Close-Up: Live Issue - Will booze rules beat binge-drinking?

Ofcom may have listened to ISBA but drinks advertisers must clean up their act, John Tylee says.

Like a death row prisoner spared the electric chair, Britain's alcohol manufacturers and their agencies are mightily relieved.

Under political pressure to take an uncompromising line on the excesses of the drinks industry, Ofcom appeared ready to throw the switch on it. So much so, that beer and spirits producers feared they might be finished as TV advertisers, with eight out of ten of their ads unable to be screened under Draconian new legislation.

Now, after some plea-bargaining in which the industry has agreed, in the words of one agency creative, to "stop behaving like silly little boys trying to get away with something behind teacher's back", a stay of execution has been agreed.

That's not to say it has got off scot-free. In effect, the death sentence has been commuted to hard labour. Ofcom has drawn back from heavy-handed legislation but the pressure on drinks advertisers to clean up their act is still intense. What's more, the threat of further tightening of the rules after they have been subjected to public consultation remains. For the moment, the drinks industry and its apologists must content themselves with the knowledge that the Ofcom rules, while tough, are fair and workable.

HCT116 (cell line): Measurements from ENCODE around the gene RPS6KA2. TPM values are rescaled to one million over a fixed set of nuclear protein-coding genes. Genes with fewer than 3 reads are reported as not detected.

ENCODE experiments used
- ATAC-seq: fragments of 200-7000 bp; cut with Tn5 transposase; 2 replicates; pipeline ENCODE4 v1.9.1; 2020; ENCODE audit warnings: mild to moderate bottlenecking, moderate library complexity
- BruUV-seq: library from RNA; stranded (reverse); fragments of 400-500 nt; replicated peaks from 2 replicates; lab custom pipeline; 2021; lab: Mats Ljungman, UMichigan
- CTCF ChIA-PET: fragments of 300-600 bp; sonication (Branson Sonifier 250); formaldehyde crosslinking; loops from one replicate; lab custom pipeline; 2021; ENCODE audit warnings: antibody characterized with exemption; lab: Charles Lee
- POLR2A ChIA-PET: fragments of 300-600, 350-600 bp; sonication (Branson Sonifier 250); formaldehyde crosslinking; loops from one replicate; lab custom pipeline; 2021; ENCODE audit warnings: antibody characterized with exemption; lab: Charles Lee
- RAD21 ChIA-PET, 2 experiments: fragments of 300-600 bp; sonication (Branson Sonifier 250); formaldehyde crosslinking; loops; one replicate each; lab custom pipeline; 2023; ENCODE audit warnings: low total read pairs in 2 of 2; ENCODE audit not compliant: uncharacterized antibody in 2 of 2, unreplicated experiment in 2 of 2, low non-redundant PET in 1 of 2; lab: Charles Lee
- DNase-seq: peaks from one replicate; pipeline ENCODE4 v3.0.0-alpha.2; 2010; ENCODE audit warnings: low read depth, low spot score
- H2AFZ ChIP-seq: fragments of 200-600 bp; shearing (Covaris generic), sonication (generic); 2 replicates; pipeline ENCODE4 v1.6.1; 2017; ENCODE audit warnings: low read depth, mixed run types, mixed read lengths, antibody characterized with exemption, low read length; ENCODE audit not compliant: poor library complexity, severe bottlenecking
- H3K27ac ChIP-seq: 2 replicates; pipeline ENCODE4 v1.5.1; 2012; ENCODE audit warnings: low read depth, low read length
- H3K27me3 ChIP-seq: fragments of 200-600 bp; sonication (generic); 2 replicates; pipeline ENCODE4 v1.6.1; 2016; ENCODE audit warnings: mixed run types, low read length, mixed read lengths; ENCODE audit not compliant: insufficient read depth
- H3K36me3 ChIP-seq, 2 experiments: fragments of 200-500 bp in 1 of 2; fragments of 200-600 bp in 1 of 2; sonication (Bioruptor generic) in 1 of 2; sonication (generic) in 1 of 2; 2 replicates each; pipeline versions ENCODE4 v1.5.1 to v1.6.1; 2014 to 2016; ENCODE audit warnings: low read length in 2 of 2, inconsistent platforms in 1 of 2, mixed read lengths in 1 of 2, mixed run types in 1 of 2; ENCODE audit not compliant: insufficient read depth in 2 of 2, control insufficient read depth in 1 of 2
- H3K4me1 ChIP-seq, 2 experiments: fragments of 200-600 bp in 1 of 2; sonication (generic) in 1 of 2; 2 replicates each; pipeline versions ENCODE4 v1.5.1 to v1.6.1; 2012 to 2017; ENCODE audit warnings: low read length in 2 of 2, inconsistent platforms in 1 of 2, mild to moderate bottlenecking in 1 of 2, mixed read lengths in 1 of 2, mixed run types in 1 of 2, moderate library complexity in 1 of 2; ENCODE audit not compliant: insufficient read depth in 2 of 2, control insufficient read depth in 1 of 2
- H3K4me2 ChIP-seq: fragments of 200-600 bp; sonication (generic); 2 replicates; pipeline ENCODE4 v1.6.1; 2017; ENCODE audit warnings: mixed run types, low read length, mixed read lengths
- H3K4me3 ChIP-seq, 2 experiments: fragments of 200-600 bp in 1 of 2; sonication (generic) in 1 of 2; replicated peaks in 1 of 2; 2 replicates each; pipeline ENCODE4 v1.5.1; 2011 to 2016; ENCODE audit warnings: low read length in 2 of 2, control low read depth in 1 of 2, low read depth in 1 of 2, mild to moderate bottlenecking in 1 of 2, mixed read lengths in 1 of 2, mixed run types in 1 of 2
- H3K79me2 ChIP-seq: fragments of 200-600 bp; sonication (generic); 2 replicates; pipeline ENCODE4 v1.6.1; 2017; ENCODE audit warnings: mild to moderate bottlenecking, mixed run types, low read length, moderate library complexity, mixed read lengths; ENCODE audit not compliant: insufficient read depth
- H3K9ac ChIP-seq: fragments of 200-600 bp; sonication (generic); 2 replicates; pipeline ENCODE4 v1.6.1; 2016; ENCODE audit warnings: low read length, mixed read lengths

Certainly the scenario could have been a lot worse. And many believe the alcohol industry would have only had itself to blame.

Gerry Moira, the former Publicis executive creative director, cites the rise of "laddism" and the changing club scene during the 90s as the source of the current problem. Young ravers no longer felt the need to get tanked-up on alcohol when a glass of water and an Ecstasy tablet had the same effect, he says. Hence the alcopop phenomenon as manufacturers tried to woo back young drinkers, and advertising which flouted the rules with its teen appeal.

Determined to put a stop to such flagrant flouting of the rules, Ofcom presented a set of proposals in July which set alarm bells ringing across the drinks industry.

At ISBA, executives saw the devil in the detailed appendices to the suggested codes which, if implemented, they believed would have made alcohol advertising unworkable. Equally disturbing to ISBA was how such rules would be interpreted by the BACC. The watchdog had already taken flak for letting through ads such as McCann Erickson's film for Bacardi featuring Vinnie Jones and Leith London's Carling ad showing a man cleaning a flat with his tongue.

Word was that the BACC wasn't prepared to be a scapegoat any longer and would clamp down on drinks ads which even remotely threatened to contravene the rules.

While acknowledging that the regulations needed tightening, ISBA told Ofcom its plans were disproportionate and persuaded it to modify its tough stance.

Now it remains to be seen with what degree of strictness the BACC and the Advertising Standards Authority interpret the codes. Philip Circus, a marketing law consultant and a member of the rule-making Committee of Advertising Practice, believes pressure on both bodies will be heavy.